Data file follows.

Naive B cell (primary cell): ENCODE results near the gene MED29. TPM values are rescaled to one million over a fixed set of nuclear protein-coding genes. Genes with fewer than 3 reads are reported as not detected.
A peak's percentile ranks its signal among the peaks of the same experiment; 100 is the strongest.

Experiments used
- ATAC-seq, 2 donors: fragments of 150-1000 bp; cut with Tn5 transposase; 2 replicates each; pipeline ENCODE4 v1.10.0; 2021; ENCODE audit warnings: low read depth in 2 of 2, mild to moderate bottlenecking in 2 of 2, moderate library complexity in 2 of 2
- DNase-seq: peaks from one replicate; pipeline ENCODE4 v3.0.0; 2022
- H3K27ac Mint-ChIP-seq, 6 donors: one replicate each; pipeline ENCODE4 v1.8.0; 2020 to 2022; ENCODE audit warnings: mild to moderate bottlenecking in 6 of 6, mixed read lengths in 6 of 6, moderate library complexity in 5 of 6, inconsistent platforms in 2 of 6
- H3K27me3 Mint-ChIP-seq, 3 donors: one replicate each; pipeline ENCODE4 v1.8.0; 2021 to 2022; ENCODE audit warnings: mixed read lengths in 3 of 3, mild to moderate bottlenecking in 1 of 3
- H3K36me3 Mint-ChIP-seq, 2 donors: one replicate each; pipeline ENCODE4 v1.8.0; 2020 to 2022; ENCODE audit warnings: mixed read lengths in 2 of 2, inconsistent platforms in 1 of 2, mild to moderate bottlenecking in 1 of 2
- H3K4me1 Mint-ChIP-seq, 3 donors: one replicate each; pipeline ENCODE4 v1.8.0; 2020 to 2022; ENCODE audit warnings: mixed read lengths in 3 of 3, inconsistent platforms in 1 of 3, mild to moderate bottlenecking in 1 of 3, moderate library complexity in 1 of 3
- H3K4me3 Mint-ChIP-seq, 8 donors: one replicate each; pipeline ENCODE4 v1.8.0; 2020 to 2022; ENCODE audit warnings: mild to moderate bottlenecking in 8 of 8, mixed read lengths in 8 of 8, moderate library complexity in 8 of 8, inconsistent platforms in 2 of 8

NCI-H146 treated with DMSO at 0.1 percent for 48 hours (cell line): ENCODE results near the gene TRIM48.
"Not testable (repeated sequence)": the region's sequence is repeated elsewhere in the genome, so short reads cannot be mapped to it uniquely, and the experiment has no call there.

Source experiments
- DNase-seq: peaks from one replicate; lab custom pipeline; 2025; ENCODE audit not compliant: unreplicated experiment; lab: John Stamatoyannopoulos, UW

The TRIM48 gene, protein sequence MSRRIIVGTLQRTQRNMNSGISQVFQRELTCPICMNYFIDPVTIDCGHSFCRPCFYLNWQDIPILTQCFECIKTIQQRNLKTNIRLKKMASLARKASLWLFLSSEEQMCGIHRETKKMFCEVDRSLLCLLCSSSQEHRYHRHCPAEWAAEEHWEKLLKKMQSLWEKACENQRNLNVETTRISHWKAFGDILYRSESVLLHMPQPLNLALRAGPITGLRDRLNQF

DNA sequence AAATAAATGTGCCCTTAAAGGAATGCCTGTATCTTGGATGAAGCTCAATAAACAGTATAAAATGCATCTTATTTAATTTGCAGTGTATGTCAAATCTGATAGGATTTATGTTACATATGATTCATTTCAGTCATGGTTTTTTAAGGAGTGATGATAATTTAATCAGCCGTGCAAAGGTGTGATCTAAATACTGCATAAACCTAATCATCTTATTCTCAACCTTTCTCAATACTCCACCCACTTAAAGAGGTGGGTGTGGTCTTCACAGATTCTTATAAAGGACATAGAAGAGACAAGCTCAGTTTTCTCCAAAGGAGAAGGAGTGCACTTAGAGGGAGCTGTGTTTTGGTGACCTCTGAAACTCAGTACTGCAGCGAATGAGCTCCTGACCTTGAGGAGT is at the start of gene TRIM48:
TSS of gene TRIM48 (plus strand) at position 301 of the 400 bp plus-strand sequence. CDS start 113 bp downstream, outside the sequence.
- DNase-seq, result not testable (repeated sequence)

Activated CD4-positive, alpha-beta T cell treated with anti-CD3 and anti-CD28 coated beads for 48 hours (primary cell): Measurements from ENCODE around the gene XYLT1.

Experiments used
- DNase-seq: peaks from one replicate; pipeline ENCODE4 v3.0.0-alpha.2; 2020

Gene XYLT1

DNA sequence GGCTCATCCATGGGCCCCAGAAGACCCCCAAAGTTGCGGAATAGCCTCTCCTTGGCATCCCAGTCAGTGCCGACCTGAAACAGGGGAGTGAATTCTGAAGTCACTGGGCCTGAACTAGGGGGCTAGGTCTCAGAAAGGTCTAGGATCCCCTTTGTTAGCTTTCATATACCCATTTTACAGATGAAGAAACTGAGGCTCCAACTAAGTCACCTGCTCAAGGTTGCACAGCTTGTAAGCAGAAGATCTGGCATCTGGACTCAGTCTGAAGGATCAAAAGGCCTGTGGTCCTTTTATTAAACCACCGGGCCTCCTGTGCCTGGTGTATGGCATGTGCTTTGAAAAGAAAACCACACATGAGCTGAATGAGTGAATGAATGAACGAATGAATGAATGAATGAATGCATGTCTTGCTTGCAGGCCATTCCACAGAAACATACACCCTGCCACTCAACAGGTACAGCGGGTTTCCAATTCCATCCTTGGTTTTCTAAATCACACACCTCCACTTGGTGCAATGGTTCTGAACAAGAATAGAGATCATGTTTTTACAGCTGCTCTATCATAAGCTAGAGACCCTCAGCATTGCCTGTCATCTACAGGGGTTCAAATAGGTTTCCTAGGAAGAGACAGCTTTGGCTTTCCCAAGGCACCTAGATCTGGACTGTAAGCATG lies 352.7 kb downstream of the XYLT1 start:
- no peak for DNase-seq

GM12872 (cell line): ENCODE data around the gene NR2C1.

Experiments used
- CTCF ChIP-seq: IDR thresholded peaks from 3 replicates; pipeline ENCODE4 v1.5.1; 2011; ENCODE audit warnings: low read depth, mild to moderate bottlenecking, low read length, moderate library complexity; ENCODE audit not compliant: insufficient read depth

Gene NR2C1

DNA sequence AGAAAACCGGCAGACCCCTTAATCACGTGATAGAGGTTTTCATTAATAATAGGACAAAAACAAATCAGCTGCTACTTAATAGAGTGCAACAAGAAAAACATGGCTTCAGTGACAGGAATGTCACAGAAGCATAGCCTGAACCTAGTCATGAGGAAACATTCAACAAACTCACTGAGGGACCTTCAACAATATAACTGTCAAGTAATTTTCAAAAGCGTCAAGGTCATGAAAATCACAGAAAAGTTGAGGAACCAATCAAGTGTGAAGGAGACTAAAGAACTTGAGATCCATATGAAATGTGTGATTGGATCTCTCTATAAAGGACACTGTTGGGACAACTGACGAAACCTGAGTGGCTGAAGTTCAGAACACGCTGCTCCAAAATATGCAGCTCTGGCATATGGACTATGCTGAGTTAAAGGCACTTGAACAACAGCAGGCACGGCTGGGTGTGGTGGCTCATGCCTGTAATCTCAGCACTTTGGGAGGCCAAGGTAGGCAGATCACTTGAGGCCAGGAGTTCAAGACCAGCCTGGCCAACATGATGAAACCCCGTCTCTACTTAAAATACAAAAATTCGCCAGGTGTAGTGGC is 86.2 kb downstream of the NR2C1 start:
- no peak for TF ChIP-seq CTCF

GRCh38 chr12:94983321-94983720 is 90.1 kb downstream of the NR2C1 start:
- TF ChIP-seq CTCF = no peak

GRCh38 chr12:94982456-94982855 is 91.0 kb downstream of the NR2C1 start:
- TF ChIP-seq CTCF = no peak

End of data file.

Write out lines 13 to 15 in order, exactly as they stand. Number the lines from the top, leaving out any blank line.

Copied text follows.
Source experiments
- DNase-seq: peaks from one replicate; lab custom pipeline; 2025; ENCODE audit not compliant: unreplicated experiment; lab: John Stamatoyannopoulos, UW

The TRIM48 gene, protein sequence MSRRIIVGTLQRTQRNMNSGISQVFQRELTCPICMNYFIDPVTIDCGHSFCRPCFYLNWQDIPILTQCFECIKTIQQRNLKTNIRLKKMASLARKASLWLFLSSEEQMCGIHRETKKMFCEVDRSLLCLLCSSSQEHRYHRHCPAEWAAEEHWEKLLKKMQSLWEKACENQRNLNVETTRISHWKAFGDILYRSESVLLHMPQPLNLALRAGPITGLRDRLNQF